Date of Award
Doctor of Education in Teacher Leadership (Ed.D)
Dr. Joya Carter-Hicks
First Committee Member
Dr. Raynice E. Jean- Sigur
Second Committee Member
Dr. Jasmine Ward
This qualitative research study examined parents’ perceptions on the diagnosis process that identified their children as deaf or hard of hearing and the early-intervention services provided after the diagnosis. It explored how culture influenced the parental perception of information given to them and the ways in which their backgrounds swayed their individual reactions. As a convenience sample, the researcher conducted interviews with six families in the participants’ homes for ease and comfort. After each interview, an observation was conducted to collect data on the family’s interactions during leisure time, focusing on how the parents and their child communicated with one another. The study revealed that half of the mothers were alone when the diagnosis was delivered. The parents reported that professionals conveyed the diagnostic medical information to them in a negative manner, as if their child had purposefully failed the hearing test. The children had different amplification and communication modes, and some were candidates for cochlear implants. The parents also perceived the diagnosis process as long and cumbersome and experienced a variety of emotions throughout the process. The study examined the families’ varying grieving phases from the initial doctor’s visit to their continuous daily struggle in interacting with their child. In spite of their frustration and overwhelming emotions, the study concluded that the parents were ultimately grateful for the interventions and services provided for their children.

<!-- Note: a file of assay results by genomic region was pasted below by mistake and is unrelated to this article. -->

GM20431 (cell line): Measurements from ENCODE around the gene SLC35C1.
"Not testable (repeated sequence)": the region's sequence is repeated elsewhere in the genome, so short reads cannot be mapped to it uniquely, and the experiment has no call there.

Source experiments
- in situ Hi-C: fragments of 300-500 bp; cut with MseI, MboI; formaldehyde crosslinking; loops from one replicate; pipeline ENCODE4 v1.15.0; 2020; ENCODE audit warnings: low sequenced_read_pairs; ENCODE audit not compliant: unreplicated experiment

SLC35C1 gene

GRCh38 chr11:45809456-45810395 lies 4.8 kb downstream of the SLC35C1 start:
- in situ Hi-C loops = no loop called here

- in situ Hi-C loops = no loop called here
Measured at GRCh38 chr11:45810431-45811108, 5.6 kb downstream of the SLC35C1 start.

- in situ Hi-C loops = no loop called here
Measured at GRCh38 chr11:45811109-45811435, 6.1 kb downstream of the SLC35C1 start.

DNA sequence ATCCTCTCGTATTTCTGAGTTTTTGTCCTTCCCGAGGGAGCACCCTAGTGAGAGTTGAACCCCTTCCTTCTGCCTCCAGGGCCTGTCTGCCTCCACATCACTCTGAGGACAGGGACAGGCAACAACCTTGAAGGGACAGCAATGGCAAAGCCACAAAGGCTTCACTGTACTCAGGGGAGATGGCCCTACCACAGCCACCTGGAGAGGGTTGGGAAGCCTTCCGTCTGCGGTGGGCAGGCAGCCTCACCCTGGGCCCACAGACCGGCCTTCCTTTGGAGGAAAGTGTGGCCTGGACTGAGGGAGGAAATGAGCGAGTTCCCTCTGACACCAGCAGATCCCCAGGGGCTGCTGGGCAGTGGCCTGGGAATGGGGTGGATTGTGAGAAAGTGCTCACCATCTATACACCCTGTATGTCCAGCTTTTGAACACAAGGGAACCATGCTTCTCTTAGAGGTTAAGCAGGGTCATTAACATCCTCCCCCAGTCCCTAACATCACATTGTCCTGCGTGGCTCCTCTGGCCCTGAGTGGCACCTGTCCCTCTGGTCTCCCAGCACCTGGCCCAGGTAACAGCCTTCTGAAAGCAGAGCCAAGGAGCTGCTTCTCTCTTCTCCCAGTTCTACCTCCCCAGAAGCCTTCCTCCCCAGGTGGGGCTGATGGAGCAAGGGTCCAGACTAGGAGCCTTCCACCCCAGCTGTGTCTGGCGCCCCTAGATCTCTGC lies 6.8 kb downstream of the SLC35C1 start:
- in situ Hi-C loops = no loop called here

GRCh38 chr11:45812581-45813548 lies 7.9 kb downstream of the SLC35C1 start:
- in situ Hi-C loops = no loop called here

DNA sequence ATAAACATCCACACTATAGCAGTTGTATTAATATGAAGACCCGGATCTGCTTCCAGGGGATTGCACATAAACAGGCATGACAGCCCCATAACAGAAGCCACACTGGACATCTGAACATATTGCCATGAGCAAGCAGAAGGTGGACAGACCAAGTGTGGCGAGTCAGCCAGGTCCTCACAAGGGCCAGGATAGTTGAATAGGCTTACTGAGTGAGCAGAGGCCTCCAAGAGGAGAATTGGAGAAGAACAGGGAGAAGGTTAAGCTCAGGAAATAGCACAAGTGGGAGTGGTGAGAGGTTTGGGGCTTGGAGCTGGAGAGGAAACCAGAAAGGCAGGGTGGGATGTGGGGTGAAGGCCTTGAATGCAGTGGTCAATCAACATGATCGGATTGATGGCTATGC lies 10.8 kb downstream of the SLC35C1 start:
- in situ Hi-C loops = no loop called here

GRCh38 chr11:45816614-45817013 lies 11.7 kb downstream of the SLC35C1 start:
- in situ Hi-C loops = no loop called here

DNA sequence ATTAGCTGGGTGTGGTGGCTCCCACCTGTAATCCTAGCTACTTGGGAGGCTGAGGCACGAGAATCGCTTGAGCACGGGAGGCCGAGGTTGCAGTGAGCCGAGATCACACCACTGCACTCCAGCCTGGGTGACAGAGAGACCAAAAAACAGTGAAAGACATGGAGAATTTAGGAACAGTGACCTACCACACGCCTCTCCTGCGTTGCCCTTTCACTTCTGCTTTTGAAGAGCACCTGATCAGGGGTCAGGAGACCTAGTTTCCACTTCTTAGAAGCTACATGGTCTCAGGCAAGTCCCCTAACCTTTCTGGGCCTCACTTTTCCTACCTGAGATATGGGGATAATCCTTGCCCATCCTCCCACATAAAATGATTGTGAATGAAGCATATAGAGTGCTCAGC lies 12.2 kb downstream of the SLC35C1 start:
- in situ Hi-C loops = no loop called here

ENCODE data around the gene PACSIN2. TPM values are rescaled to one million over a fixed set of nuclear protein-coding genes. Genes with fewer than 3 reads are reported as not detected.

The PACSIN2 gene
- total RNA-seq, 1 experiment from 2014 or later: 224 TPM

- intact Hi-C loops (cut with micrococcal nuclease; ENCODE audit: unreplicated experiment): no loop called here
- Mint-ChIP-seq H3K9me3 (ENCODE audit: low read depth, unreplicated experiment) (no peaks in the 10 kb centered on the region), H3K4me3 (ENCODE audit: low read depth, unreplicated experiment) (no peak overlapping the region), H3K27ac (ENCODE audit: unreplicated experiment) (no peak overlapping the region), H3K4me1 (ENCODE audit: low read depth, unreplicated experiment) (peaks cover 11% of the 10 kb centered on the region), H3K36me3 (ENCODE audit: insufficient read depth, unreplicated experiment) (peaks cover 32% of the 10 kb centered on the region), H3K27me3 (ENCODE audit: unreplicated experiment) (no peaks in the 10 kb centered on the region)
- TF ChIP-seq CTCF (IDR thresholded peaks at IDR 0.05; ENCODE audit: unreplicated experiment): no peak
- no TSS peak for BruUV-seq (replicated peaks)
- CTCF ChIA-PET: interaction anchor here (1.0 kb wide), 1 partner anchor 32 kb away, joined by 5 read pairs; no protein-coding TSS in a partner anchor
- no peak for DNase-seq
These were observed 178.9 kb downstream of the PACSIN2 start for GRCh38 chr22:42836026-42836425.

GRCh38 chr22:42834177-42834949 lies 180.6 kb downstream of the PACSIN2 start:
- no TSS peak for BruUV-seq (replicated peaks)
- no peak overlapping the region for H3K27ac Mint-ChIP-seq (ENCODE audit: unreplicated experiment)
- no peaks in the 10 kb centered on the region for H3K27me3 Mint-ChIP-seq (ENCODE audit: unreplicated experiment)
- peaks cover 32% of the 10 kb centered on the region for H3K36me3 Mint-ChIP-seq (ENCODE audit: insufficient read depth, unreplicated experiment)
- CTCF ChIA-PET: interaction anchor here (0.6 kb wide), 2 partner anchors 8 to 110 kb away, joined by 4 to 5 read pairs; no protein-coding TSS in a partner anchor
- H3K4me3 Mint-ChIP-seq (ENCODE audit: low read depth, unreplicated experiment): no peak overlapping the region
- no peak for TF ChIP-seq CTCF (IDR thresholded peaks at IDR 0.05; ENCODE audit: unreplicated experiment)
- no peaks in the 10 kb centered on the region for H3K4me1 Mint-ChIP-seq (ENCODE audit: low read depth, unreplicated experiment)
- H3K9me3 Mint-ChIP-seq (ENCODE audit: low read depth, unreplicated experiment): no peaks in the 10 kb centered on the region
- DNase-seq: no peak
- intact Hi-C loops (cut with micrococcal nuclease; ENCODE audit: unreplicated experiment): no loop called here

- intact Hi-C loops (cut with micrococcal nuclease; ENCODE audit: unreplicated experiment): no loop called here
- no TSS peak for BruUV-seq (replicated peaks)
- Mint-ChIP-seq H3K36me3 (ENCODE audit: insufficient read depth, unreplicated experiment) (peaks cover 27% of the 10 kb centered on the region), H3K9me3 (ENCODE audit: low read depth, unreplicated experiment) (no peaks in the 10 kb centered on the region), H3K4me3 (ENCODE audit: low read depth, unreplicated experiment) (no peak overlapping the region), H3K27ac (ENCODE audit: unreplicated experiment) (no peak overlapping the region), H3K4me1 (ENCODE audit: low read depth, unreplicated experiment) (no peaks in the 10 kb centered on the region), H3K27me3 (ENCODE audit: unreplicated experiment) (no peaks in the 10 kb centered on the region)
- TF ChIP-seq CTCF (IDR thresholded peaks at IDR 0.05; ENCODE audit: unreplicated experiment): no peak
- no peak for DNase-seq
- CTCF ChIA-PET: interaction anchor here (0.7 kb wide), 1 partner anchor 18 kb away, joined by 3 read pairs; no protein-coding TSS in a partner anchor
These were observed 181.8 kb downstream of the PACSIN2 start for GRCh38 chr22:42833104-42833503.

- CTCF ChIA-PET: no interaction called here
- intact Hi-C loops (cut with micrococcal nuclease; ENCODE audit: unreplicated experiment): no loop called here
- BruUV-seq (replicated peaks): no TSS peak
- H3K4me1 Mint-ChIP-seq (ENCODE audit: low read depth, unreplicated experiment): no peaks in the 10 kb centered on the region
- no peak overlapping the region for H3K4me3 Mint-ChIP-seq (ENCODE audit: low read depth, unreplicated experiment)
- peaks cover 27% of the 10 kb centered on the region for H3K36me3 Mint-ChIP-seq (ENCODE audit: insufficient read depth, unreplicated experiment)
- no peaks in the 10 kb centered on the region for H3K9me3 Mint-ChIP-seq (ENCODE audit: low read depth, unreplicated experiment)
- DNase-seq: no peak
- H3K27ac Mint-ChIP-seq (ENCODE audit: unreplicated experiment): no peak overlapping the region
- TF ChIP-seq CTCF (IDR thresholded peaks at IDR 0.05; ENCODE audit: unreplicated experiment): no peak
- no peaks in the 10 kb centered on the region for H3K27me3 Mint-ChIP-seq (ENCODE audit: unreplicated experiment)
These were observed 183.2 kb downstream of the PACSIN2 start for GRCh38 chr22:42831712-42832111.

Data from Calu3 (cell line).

Hudson, Jenna, "“¡Ya Entiendo! Now I Understand!” Parents' Perceptions of the Diagnosis Process and Early Intervention Services" (2015). Doctor of Education in Teacher Leadership Dissertations. 5.